Crowd Forms on Alexa Bandwagon

New additions to Amazon’s growing ecosystem of Alexa-based products are making a splash at CES this week. With a growing number of home appliance, computer and electronics makers announcing integrations with the company’s digital assistant technology, the transformation to automated homes and home offices appears to be taking place before our eyes.

Among the most notable integrations is Lenovo’s Smart Assistant, which features Alexa’s cloud-based voice technology. Built in collaboration with Amazon, it recognizes the user’s voice, and performs a variety of functions. It checks calendar appointments, plays music, conducts Web searches and creates lists, among other things.


The assistant is designed to run Lenovo smart home devices and scores of third-party products as well.

Dish Network, which has 13.6 million pay-TV customers, is the first television provider to provide direct integration with Alexa. Dish customers will be able to use its Hopper DVR hands-free with the Amazon Echo and Echo Dot.

Starting later in the first half of 2017, users will be able to search, navigate and quick-play content on the Hopper DVR hands-free, based on show titles, actors, genre and channel, if they have a broadband connection and an Echo or Dot.

“Alexa seems to be a big winner at CES thus far,” said Jim McGregor, principal analyst at Tirias Research.

Amazon last week announced that Echo Dot was its best-selling item, and that Alexa-enabled devices — including the Echo, Echo Dot, Fire TV stick and Fire tablet — were its top-selling items during the holiday season.

“The fact that Amazon is willing to share this technology and is a friendly partner is good for the industry and the company,” McGregor told TechNewsWorld.

 Early Days

Amazon has sold more than 5.1 million Amazon Echo devices since it was introduced in late 2014, according to Consumer Intelligence Research Partners.

Consumer awareness of the Echo has soared over the past couple of years, noted Michael Levin, a partner at CIRP. However, this product, which has an available marketplace of 125 million households, is still in its infancy.

“Amazon wants to create Prime members even more than it wants to sell Echo devices,” Levin told TechNewsWorld, “and Alexa could become the operating system for Prime membership.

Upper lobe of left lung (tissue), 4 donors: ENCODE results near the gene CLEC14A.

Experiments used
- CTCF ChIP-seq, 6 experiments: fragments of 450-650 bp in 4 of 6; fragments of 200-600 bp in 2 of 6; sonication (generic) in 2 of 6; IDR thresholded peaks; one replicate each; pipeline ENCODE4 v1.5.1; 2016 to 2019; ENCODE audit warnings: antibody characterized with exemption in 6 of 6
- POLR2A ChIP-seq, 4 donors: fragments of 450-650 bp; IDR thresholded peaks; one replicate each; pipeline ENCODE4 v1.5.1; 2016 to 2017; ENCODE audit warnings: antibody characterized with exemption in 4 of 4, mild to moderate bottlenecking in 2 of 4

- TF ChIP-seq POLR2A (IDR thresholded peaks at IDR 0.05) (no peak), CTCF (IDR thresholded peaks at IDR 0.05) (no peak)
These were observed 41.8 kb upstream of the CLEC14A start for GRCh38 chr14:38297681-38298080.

Industry Smarts

Vivint Smart Home has announced that Sky — which uses machine learning to pick up activity patterns of home residents to help manage energy use and security devices — now accepts voice commands through Amazon’s Alexa system.

Ayla Networks announced that it has added Alexa integration and Alexa’s smart home skills to its Internet of Things platform. Partner manufacturers no longer will have to write complex code or run servers on AWS in order to configure connected products.

“There are a number of rules and tests that every company needs to follow and pass to work with the Smart Home Skills API,” said Oliver Cockroft, a product architect at Ayla Networks

“We have built our Alexa connector with the logic to conform and pass all the tests that Amazon requires for the different device types,” he told TechNewsWorld. “Only by doing this can we truly have a configurable connector, instead of having our customers need to write and manage their own lambda code to integrate with Alexa.”

For example, one of those tests might be making sure a fan turns off automatically if its speed is set to zero, he said.

Ayla’s technology is used for fire safety, water filtration, WiFi-enabled door locks, smart air conditioners and other uses, Cockroft said, but he declined to name manufacturers or consumer partners that have tested Ayla’s IoT with Alexa.

Although Ayla has spoken to other companies about integrating with their digital assistant technologies, he said, Alexa has been the most requested system from customers, and Ayla wants to make sure that it’s fully supported before it commits to other voice interaction platforms.

In addition to providing the Alexa system, Amazon has been “very aggressive at assembling the pieces of an end-to-end IoT service chain” in its AWS cloud, observed Paul Teich, principal analyst at Tirias Research.

“That is a clear service differentiation that dovetails nicely with their natural speech understanding for many consumer and industrial IoT use cases,” he told TechNewsWorld.

While Alexa is well ahead of its competitors, rivals like Google Voice and Microsoft Cortana are progressing significantly, said Charles King, principal analyst at Pund-IT.

Both companies have “substantial partnerships that they will bring to the fore,” he told TechNewsWorld.